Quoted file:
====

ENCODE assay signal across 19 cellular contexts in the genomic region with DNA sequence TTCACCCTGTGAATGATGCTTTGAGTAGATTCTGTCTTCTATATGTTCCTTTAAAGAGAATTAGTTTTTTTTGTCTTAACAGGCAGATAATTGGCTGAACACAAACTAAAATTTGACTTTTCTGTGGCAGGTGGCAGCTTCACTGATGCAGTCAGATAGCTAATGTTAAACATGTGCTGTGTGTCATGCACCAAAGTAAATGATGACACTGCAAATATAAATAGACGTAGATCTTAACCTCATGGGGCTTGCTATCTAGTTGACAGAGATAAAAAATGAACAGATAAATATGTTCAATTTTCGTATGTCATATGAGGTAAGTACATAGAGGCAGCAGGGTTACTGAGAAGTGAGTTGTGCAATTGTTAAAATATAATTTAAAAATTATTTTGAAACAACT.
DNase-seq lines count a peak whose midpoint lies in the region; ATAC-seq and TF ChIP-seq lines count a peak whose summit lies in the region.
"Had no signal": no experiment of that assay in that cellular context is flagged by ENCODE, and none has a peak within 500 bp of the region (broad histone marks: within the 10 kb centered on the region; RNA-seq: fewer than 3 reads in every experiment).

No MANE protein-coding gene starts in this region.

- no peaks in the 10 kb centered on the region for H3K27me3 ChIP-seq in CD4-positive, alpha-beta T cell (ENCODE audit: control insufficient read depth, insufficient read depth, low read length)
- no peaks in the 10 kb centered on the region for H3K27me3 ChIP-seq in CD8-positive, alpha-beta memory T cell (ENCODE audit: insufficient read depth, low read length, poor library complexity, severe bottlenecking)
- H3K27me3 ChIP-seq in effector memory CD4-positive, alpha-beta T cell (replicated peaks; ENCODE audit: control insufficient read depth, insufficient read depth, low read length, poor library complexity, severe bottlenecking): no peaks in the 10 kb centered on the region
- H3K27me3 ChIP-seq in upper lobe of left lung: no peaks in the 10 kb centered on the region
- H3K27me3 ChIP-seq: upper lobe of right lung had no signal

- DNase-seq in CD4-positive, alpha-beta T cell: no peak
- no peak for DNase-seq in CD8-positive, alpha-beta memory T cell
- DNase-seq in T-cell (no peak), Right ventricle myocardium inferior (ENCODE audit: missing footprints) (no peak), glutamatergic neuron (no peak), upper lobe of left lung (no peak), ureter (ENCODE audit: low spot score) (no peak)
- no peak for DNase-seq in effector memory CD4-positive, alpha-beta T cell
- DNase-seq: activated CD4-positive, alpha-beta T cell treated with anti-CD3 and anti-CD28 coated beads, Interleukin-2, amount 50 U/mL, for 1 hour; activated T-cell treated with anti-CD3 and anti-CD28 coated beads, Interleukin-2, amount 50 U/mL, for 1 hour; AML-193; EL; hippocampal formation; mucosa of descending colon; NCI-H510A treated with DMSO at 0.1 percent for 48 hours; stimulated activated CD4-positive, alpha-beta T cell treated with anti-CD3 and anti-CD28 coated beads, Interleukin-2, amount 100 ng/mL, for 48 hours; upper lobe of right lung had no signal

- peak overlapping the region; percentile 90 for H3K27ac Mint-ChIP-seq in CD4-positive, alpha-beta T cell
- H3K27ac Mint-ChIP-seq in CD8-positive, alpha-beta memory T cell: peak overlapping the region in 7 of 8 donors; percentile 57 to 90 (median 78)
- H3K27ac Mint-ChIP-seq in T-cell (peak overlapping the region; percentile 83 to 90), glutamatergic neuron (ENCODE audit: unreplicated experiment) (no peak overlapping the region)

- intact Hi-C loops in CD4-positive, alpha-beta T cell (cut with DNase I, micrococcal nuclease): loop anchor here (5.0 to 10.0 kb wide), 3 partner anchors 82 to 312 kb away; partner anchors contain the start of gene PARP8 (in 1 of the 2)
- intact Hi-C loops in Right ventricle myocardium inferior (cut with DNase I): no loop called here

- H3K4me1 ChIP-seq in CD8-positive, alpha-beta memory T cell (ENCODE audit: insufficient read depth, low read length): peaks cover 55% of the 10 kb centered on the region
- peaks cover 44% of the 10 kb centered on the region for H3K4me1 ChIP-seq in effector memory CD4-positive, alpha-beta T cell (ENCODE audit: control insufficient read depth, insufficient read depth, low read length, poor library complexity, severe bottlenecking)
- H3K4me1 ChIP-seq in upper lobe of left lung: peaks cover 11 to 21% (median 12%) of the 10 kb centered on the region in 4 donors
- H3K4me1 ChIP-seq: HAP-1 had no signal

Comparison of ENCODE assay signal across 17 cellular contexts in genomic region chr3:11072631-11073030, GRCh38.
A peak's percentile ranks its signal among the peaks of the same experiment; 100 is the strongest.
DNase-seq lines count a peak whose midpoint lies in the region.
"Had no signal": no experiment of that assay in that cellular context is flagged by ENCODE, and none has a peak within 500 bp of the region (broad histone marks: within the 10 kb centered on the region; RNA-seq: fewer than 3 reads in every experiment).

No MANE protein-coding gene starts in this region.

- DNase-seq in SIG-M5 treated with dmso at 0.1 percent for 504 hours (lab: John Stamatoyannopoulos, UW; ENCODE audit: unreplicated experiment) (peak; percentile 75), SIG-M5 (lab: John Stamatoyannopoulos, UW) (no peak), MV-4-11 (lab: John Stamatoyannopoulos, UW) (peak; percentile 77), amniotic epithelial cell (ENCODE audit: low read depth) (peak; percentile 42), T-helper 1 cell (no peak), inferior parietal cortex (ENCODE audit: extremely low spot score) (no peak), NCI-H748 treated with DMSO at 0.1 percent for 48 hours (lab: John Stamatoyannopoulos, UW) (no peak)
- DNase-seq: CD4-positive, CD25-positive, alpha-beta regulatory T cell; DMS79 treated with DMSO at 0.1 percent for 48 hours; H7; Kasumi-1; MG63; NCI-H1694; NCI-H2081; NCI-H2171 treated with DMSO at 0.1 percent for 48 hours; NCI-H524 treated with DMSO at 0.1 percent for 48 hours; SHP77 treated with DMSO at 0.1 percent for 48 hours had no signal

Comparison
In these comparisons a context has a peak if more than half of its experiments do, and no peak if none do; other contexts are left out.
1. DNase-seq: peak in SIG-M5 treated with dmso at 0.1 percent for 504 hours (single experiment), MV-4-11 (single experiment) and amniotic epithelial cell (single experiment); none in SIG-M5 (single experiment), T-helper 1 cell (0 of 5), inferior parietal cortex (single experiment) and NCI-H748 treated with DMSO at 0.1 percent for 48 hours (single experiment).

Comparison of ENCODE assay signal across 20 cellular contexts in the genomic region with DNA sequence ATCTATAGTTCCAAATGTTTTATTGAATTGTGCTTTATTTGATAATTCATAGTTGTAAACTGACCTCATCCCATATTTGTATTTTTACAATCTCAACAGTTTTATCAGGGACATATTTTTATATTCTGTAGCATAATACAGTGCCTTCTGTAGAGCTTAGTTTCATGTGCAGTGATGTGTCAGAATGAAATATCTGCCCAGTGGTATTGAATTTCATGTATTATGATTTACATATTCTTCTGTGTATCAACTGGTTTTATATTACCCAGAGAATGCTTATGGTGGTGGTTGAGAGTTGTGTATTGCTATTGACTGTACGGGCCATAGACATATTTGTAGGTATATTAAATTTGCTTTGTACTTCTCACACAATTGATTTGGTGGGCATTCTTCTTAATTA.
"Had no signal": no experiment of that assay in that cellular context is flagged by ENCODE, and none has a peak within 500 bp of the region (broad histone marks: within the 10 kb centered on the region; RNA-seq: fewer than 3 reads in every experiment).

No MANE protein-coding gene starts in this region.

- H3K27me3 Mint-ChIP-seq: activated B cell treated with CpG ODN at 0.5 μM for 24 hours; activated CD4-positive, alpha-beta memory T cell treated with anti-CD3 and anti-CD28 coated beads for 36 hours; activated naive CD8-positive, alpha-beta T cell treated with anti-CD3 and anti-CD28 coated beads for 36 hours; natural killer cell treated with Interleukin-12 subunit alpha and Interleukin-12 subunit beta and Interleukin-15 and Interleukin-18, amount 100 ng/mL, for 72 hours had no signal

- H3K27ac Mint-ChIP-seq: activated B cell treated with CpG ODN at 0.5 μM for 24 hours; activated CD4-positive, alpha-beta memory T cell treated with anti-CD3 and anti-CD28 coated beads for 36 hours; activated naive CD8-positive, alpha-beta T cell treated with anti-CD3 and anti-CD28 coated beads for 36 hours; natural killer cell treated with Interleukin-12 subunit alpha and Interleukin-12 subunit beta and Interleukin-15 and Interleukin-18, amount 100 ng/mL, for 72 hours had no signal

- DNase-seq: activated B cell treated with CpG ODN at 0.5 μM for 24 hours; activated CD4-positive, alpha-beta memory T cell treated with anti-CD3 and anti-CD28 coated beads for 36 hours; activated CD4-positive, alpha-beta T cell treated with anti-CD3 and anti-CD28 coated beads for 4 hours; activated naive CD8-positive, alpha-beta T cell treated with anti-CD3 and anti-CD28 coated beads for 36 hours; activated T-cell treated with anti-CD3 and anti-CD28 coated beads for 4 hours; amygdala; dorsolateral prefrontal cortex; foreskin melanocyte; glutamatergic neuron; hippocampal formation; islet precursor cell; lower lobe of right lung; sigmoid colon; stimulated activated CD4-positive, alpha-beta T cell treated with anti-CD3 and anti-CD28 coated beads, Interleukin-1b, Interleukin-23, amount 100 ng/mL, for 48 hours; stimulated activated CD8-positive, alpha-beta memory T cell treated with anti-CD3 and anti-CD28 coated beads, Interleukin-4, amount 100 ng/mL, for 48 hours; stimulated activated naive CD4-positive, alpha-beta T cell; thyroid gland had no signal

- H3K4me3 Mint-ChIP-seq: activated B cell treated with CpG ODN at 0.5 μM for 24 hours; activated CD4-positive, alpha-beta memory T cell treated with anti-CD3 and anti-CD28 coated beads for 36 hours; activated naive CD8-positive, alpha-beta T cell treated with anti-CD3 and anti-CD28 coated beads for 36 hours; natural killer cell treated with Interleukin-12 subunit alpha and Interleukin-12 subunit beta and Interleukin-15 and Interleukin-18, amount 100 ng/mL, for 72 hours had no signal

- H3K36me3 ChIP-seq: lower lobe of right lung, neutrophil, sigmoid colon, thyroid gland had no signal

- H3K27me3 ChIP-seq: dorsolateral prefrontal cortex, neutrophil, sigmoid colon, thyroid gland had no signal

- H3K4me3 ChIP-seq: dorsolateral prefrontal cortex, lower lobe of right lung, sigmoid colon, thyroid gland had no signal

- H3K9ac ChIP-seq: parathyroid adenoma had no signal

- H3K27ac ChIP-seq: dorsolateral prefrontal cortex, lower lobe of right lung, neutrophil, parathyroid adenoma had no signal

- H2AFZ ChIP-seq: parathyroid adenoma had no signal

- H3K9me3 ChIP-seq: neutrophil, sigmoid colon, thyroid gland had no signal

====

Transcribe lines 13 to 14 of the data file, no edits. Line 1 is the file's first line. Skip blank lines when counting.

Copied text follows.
- no peak for DNase-seq in effector memory CD4-positive, alpha-beta T cell
- DNase-seq: activated CD4-positive, alpha-beta T cell treated with anti-CD3 and anti-CD28 coated beads, Interleukin-2, amount 50 U/mL, for 1 hour; activated T-cell treated with anti-CD3 and anti-CD28 coated beads, Interleukin-2, amount 50 U/mL, for 1 hour; AML-193; EL; hippocampal formation; mucosa of descending colon; NCI-H510A treated with DMSO at 0.1 percent for 48 hours; stimulated activated CD4-positive, alpha-beta T cell treated with anti-CD3 and anti-CD28 coated beads, Interleukin-2, amount 100 ng/mL, for 48 hours; upper lobe of right lung had no signal